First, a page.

The connection between cognition, emotion and action is well established (Izard, 2010). The role of emotion in communication between members of a community of practice has been found to be one of the most important characteristics of productive collaborative action (Evers, Fischer, Rodriguez Mosquera, et al, 2005). As participants delved into the creative process of finding a suitable structure in which to order the chapters of the anthology, there was much deliberation and negotiation. As the activity progressed, some participants got more passionate whereas others seemed to withdraw from the creative collaborative process. The above vignettes (V 9-12) illustrate the emotionally charged atmosphere during this activity. Moreover, they portray the emotionally driven motivation of participants to stay cognitively and socially connected to the activity and each other or withdraw from the process. Hence, emotion is integrally linked to decision making processes and resulting action. The importance of emotion regulation in learning situations that demand cooperation and collaborative problem solving has long been recognised in the education literature (Schutz & Pekrun, 2007). The perception of 'messiness' discussed above may be the source of participants' emotional and cognitive responses and resulting resistance and/or withdrawal from the process. Furthermore, it seems to also be linked to the professional identity of academics and the traditional role conceptions of chapter authors and editors of edited academic texts. An extract of observation notes pertaining to this activity highlights a possible design flaw of this activity:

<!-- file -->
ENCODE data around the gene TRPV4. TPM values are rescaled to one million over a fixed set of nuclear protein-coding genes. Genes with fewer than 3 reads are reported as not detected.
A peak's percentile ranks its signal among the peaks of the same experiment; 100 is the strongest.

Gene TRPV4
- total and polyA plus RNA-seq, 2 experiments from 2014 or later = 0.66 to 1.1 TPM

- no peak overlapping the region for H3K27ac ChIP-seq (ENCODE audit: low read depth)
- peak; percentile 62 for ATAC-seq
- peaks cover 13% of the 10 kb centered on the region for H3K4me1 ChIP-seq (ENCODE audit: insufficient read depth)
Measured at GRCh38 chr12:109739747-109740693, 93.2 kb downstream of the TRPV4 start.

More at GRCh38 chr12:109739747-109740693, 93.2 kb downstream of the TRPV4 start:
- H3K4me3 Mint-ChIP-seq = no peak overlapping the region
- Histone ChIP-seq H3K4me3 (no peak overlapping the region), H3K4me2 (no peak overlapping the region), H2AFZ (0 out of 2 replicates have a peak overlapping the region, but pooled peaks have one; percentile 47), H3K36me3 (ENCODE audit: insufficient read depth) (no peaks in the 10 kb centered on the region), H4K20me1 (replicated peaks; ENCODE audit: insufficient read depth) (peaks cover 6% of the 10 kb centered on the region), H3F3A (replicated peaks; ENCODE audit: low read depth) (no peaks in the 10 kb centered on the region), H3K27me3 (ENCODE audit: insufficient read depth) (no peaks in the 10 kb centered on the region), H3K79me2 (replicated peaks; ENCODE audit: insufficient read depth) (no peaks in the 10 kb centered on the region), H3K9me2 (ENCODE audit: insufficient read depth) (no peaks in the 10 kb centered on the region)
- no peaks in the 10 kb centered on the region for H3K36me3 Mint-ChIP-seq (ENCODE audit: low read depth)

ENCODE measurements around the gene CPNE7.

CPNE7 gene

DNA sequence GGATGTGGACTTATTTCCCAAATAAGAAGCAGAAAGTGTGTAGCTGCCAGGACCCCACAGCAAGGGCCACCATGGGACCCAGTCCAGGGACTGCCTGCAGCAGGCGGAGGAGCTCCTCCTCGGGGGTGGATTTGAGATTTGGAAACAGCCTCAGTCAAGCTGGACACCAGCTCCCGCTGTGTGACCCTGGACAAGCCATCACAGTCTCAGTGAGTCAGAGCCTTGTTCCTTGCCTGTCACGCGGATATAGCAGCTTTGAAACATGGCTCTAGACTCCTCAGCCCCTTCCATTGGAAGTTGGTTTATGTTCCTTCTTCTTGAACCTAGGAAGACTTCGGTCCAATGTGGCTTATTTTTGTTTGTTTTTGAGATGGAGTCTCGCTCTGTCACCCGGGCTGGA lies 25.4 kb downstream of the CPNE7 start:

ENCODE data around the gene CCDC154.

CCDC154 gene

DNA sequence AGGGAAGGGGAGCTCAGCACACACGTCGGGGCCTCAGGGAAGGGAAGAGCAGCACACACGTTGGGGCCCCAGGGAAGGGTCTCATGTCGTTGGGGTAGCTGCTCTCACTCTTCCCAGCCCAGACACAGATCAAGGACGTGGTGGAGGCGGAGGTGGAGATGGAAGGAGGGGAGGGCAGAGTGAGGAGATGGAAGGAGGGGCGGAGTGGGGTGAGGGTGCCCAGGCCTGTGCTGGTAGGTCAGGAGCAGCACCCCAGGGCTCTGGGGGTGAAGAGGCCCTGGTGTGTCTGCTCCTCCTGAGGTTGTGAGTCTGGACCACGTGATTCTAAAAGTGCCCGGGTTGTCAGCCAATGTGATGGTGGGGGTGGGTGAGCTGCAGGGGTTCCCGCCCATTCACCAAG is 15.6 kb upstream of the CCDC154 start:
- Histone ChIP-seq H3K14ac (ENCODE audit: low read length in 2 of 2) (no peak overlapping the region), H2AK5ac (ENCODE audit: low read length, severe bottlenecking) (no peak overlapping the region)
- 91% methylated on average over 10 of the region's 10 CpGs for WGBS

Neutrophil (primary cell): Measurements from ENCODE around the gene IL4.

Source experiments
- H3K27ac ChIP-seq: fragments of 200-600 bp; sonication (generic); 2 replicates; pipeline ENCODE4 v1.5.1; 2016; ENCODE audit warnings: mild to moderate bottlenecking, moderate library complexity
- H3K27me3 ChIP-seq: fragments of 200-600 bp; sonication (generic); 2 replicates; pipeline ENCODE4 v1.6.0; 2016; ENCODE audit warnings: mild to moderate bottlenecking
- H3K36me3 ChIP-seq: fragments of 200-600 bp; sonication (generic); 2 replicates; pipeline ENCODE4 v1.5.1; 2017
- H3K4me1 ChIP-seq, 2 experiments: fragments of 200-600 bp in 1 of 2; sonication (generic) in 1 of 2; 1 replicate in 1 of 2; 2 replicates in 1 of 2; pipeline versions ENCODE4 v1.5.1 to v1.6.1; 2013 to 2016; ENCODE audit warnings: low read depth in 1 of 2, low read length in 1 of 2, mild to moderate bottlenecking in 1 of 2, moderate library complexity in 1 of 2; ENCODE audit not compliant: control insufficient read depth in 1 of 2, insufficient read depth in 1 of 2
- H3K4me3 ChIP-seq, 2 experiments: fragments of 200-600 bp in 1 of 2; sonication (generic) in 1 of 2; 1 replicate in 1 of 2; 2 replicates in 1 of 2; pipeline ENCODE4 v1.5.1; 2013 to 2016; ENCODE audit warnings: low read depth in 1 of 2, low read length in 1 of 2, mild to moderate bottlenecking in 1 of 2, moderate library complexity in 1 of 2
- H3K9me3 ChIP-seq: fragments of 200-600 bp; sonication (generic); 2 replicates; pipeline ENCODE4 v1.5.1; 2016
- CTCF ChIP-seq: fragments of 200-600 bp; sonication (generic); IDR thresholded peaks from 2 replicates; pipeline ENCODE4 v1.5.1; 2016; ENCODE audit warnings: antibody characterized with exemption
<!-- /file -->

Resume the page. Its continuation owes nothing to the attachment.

The facilitators clearly aimed to be non-directive and employed a laissez faire approach during this activity. Intensely observing participants' behaviour (action, body language and facial expression) during this activity, it seems that the displayed ignorance of some participants regarding the content of other chapters is a great source of disappointment and annoyance for others. There are a number of delegates who seem confident and greatly knowledgeable about much of the work of others. Based on the emotion displayed, the delegates can easily be placed into two groups: participants displaying approach emotions (signalling passionate engagement) and participants displaying withdrawal emotions (signalling disinterest, disengagement). Letting the authors experience collaborative decision making and take ownership of the anthology structure production may work when everyone is equally engaged and knowledgeable. What is apparent here is too much uninformed decision making. Too many delegates seem uncomfortable, minimally engaged or not knowledgeable enough to make a meaningful contribution, leaving a few to take the leadership and make decision. Will this harm the quality of the anthology? (Field notes, 30.11.2011).